Alban Hertroys <>:

On 2 September 2014 11:08, Julian Elischer <> wrote:
On 9/1/14, 8:03 PM, Andrew Berg wrote:

On 2014.09.01 21:39, Julian Elischer wrote:

sigh..  when are we as a project, all going to learn that reality in
business is
that you often need to install stuff that is old. Its not always your
The custommers require it..
You should try arguing with someone like Bank of Americas security and
department some day about whether they want to suddenly upgrade 300
for no real reason (from their perspective).

FreeBSD minor version upgrades are meant to be non-disruptive. However, I
admit that I have not performed any such upgrades in a critical
environment, so
if you think they are disruptive, please enlighten me with the details.
Also, there are options out there for getting support for extended periods
you need it. Some companies are built around providing support for things
the original developers have long abandoned because some businesses need

It's not how disruptive they are technically.
it's how many months of shakedown testing you have to go through before they
allow you to put new software on any production system.

Just adding here, in commercial environments things don't change
quickly or easily. Whether this applies to the current issue with pkg
is not for me to say.

For example, certain commercial upstream software vendors require to
go through a certification process before they even consider
supporting the new software you intend to use with theirs.

Admittedly we haven't run into this issue in relation to FreeBSD, but
we certainly have with Firefox. As an example, the last version of
Firefox that Information Builders' WebFOCUS 7.7 supports is 3.6.7
(currently available versions are 31 or 32!) and for Internet Explorer
that's 7 (currently at 11).
If you run into any kind of problem, the standard answer is to use a
browser that they support. Good luck with that!
Firefox 3.6.7 was released on July 20, 2010; over 4 years ago.

In such cases you're more or less required to keep an old system
around that still has such old packages, if only to see if you can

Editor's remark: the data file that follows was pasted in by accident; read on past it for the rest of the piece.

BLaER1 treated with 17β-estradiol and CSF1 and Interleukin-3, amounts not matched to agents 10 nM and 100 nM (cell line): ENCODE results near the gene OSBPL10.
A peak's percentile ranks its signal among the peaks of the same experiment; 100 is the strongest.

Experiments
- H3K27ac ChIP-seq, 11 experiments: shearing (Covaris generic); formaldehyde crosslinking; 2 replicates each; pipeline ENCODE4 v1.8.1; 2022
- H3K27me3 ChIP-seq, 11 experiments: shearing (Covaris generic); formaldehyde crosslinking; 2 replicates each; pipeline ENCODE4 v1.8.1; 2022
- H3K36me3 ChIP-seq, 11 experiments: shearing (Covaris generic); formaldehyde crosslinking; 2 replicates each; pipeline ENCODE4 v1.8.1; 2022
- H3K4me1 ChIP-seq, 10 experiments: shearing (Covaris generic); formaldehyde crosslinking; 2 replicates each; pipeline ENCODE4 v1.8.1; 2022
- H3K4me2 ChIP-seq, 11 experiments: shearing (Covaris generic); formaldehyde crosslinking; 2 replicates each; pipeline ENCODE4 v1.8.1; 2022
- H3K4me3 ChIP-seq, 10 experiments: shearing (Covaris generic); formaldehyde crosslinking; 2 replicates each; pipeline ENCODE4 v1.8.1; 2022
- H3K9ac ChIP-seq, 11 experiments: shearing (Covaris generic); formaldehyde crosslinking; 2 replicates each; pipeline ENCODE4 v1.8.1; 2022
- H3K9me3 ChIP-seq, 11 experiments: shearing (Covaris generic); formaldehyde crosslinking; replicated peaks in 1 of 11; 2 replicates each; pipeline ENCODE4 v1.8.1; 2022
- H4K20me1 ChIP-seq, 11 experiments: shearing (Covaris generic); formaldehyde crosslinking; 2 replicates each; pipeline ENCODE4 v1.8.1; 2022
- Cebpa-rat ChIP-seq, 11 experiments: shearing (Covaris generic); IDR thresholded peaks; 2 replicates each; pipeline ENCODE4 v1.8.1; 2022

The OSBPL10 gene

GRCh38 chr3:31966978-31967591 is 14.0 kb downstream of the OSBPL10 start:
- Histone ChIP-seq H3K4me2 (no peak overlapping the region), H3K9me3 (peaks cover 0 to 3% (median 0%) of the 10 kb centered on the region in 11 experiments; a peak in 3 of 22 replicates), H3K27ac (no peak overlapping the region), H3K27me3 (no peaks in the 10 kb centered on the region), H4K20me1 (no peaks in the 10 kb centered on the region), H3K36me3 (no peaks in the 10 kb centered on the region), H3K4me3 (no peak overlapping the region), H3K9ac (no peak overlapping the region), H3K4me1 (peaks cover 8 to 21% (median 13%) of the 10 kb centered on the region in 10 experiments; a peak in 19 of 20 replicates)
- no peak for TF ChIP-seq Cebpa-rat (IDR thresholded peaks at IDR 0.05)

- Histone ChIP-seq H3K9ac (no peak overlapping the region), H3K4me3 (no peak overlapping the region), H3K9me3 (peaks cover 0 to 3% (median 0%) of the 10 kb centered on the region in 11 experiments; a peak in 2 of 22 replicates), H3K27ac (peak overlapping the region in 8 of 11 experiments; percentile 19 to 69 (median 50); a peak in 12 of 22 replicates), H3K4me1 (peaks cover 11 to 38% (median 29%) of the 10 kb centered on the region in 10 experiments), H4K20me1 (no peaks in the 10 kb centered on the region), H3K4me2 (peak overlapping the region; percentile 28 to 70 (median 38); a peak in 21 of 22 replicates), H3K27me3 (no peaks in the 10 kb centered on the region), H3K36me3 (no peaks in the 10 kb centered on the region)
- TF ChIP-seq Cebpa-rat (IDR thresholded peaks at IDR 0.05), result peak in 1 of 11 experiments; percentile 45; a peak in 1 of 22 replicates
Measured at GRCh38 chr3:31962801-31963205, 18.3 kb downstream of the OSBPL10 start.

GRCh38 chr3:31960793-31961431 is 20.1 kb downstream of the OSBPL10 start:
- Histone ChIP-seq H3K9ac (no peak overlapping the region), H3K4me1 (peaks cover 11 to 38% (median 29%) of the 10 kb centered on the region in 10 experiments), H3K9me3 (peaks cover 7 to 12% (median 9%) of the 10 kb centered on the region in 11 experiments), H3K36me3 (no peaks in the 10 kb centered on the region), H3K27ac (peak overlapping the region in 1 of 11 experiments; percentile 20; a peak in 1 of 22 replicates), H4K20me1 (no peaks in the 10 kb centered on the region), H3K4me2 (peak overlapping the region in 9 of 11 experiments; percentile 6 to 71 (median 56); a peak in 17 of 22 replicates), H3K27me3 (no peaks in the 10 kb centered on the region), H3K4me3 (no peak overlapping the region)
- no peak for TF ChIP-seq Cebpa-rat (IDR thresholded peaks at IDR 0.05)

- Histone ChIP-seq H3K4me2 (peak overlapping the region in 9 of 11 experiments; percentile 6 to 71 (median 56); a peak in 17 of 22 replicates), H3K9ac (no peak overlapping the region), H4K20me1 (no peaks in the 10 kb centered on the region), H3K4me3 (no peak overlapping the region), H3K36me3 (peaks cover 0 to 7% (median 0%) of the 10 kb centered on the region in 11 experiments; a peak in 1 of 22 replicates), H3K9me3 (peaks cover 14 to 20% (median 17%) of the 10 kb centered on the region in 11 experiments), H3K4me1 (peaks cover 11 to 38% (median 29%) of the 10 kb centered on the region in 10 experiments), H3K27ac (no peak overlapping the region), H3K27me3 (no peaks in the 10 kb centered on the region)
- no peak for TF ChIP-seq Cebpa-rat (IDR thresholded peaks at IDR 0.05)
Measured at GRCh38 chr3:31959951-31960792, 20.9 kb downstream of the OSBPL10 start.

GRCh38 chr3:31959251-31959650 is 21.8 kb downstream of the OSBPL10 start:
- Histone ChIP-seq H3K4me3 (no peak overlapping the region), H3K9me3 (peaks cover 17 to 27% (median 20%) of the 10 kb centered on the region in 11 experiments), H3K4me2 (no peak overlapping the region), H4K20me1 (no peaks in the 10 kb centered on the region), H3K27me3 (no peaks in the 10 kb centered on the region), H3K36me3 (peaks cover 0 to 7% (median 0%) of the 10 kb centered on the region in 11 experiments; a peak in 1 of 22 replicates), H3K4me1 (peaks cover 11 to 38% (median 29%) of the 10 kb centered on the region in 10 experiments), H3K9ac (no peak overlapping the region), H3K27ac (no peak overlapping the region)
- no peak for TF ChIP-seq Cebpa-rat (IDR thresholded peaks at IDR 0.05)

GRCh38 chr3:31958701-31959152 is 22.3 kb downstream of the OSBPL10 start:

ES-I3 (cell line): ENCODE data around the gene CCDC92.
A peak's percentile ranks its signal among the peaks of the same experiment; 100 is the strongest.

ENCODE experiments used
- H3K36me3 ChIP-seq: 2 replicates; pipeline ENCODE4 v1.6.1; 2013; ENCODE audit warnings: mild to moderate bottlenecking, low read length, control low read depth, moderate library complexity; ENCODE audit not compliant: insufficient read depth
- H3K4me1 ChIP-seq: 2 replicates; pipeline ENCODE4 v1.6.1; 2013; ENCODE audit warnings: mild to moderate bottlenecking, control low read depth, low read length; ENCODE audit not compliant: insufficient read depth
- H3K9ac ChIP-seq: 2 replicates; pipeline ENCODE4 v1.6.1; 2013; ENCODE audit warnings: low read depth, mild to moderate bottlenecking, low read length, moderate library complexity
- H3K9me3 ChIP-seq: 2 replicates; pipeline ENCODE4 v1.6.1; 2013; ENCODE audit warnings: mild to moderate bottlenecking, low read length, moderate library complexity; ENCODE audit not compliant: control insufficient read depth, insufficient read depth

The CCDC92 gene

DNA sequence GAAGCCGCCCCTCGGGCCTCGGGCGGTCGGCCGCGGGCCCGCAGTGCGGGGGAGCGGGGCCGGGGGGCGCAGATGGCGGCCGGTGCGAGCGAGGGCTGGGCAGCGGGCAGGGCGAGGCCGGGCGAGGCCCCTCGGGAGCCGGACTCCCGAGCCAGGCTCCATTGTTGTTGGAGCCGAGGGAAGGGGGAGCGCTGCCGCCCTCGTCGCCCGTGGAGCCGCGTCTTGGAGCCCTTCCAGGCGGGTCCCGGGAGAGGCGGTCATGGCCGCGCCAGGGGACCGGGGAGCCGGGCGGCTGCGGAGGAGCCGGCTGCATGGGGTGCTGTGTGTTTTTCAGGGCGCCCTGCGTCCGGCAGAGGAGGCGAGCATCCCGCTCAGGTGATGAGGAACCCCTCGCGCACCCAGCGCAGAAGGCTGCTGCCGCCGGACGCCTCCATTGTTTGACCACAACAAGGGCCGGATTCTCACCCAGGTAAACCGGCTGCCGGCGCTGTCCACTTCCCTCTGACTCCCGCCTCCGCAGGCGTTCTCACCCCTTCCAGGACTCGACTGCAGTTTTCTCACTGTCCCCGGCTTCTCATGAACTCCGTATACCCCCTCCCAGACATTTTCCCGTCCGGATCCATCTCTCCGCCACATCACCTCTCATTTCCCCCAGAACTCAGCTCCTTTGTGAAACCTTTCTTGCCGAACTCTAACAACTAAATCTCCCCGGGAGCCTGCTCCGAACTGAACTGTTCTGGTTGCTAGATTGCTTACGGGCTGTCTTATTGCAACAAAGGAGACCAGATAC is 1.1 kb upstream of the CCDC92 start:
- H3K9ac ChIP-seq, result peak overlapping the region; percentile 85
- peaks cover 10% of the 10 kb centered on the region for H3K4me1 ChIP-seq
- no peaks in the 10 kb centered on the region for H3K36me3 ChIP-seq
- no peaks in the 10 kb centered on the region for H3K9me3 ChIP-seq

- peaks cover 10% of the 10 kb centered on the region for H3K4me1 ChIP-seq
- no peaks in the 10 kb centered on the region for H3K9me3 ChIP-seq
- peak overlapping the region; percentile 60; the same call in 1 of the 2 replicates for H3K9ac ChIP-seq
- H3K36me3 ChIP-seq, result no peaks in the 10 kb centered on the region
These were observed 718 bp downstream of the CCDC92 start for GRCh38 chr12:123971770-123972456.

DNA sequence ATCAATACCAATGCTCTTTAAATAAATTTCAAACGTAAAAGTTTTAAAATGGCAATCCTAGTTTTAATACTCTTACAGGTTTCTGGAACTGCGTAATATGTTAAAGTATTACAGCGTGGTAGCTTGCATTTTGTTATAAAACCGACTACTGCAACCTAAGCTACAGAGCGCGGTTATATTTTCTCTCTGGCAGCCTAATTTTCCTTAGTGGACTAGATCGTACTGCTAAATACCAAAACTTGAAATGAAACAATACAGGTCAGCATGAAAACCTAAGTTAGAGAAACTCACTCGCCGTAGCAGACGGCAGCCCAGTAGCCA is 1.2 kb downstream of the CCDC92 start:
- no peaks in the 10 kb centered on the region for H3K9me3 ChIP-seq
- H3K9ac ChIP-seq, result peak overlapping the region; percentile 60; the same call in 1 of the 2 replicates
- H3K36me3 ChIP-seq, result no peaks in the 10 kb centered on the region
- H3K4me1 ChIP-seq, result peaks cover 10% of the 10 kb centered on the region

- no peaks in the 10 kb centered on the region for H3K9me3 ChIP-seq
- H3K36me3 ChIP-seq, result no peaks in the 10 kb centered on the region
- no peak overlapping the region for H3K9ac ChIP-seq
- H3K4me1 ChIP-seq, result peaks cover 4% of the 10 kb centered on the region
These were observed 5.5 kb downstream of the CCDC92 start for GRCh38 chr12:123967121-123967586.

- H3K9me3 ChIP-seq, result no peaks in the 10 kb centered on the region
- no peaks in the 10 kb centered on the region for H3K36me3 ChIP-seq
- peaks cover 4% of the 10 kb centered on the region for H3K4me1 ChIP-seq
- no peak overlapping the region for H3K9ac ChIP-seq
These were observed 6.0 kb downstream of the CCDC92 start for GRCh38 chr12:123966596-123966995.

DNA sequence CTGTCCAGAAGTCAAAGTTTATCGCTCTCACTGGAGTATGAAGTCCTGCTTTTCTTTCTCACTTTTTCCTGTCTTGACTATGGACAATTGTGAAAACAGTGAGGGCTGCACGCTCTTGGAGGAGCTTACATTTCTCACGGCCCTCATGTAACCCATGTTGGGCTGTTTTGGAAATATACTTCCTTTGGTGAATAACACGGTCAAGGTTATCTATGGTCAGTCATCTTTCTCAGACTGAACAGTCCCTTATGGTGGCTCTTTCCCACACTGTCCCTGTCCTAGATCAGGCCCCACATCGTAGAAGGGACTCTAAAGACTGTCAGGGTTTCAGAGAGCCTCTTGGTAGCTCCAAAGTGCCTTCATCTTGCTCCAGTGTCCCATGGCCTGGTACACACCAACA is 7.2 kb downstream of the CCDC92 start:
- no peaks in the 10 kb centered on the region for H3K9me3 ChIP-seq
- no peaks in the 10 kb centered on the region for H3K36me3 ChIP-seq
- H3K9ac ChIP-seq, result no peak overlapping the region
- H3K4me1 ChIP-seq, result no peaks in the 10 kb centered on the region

reproduce any issues you encounter (with modern versions of your
software) on those old versions.

With the deprecation of the old pkg_* tools you run into a conflict;
You can either update packages that are _not_ under certification for
such a vendor and get security updates and fixes using the new pkg, or
you have to stick with the certified software and _not_ get any
security updates or fixes.

It gets more interesting if you have to deal with manufacturing
processes (something we're looking to use FreeBSD for to replace our
current OpenVMS systems before they go out of support), as often
automatons write data to external databases and such software resides
in PLC's. Manufacturing equipment tends to age and the kind of
external databases they support is limited to what was available when
they were new and the capabilities of the PLC involved.

I can totally understand that at some point it starts to get
impossible to maintain two separate packaging systems and I understand
that you think 2 years is enough time to shake things out, but
software vendors aren't that quick. For many, 2 years is a short time.

It also should be noted that everyone had enough time to raise those issues
in the time between tthe announcement and now. No one did. Now that it is
gone, they are brought up, while they should have been long time ago
instead. It can't work that way.

My 2 cents in this discussion :-).


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